Adelaide, South Australia
A new study using Adelaide-developed technology to provide definitive figures on the issue of motorists passing close to cyclists is preparing to go public with its initial results.
Project Velograph, being conducted by the University of Adelaide, is hoping to have a map up and running on its website from next month, showing popular routes among its volunteers and incidents of near misses.
Around 200 cyclists in Adelaide, Melbourne and the ACT have signed up to the project since it was launched in mid-February and organisers are aiming to recruit 1,000 volunteers during its initial 12-month period.
The study uses a unique device that has been developed inhouse by the university and uses two sensors to measure and record vehicles overtaking the project’s volunteer cyclists.
The Velograph is mounted on the top tube of the cyclist’s bike and has a sensor built into the body of the device, as well as a rear sensor connected to the seat post or saddle. It compares data from the two sensors to identify when the rider is in motion, which they are being overtaken and the distance to the passing vehicle.
Both sensors use infrared beams capable of recording data 50 times a second, compared to 10 times per second for the ultrasonic sensors used on a similar units developed overseas.
The project leader, research fellow Jamie Mackenzie, said this greater frequency provided more reliable readings of the distances to vehicles.
Volunteers must turn the Velograph on at the start of the ride, and off at the end, but otherwise the device operates autonomously. Participants can then download the ride’s data onto a computer and upload it to the university’s Project Velograph database.
Jamie said while there have been lots of studies into passing distances involving cyclists, they have brought conflicting results.
“That includes studies into whether bike lanes increase passing distance. While some say they do, others say they don’t,” Jamie said.
“From a statistical point of view, that suggests those studies haven’t captured enough data and there’s some factor they haven’t captured, such as road width.”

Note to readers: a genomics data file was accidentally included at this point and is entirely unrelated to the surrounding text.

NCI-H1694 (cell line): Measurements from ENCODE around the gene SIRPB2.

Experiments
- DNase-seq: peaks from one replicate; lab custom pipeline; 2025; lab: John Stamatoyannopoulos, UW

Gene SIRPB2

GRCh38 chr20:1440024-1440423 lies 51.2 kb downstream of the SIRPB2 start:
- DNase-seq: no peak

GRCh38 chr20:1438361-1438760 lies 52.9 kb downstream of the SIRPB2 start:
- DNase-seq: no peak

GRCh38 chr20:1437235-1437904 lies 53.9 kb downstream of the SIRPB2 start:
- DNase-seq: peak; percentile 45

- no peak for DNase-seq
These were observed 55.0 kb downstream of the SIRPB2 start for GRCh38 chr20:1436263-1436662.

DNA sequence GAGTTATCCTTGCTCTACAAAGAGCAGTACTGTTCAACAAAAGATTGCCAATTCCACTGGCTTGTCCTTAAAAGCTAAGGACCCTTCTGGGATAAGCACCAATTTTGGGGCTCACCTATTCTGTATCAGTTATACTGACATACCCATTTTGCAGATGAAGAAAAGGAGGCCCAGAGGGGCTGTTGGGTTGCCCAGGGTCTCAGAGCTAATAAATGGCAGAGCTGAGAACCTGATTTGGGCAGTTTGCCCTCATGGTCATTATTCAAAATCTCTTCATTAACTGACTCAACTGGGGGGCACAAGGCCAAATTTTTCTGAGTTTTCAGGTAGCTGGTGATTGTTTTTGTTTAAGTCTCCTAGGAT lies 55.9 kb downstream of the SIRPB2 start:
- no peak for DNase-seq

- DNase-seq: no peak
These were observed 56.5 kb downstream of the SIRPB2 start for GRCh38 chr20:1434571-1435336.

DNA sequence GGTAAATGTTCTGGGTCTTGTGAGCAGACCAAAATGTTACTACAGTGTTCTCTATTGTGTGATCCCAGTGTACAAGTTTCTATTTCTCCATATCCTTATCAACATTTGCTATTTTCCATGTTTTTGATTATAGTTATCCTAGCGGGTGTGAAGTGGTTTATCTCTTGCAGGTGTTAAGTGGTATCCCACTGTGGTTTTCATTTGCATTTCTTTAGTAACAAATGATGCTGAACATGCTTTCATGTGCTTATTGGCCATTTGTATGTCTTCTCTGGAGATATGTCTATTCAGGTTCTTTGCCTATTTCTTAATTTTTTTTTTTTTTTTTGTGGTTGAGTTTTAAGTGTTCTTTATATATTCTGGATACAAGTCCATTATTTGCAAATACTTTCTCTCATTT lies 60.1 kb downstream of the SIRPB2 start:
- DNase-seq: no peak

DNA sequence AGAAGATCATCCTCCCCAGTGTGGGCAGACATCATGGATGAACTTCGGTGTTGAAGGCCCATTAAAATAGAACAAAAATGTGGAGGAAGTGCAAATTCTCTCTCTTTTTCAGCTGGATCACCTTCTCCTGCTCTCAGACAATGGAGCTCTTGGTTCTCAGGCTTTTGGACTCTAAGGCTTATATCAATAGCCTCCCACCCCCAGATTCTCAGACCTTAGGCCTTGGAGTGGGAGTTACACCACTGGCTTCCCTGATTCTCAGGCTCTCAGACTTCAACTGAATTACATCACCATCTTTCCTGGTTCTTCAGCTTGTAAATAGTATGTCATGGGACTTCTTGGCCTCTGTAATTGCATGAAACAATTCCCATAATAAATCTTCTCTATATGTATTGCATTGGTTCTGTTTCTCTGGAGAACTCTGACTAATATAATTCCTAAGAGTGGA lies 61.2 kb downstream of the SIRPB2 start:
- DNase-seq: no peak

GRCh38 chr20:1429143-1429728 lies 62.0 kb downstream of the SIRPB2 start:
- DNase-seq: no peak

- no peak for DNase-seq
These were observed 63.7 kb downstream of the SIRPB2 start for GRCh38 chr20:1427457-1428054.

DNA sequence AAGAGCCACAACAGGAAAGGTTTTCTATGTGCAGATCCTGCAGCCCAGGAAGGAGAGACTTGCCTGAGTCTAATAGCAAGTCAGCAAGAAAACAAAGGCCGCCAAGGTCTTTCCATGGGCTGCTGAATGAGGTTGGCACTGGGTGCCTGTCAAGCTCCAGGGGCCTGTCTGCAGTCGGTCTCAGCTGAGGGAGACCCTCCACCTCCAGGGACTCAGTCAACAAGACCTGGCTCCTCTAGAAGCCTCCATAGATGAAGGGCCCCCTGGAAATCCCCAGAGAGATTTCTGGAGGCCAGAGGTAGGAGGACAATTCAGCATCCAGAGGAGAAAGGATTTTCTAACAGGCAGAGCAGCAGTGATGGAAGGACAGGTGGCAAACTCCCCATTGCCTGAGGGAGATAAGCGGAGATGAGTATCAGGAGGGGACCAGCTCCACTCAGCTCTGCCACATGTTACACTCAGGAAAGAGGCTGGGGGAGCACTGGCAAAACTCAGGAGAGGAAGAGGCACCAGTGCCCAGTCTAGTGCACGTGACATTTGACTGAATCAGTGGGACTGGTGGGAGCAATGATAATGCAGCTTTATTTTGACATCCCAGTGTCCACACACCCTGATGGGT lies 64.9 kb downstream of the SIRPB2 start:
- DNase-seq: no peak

Since the units were first deployed on 10th February, 81 volunteer riders have uploaded data, recording 1,854 trips for a total of 15,500km travelled and 37,322 detected passing events.
Collaborations with Advocacy Groups
The university’s Centre of Automotive Safety Research is conducting the study in partnership with Adelaide-based company Insight Via Artificial Intelligence and cycling advocacy organisations Bicycle Network and Pedal Power.
It has approximately l0 Velographs ready to deploy in Adelaide, while Bicycle Network has around 60 of them for the Melbourne arm of the project and Pedal Power is operating 10 in the ACT.
Jamie and his team spent two years developing, manufacturing and testing the Velograph, which using infrared beams to detect adjacent vehicles.
He said they created a prototype in 2017 after the SA parliament adopted legislative changes, “almost overnight”, to introduce a minimum distance for passing cyclists.
“As researchers, we were a bit perturbed by that because we didn’t have a chance to collect data before they made the change,” Jamie said.
The prototype was used for an initial proof of concept trial in Melbourne later that year, followed by a deployment of 20 units, using an updated model, in the ACT in 2019.
He said Project Velograph takes a relatively simple methodology to quantify the incidence of close passing of cyclists.
“Just having data for specific roads – that people can look at and understand how some routes are better or worse than others – is super powerful.”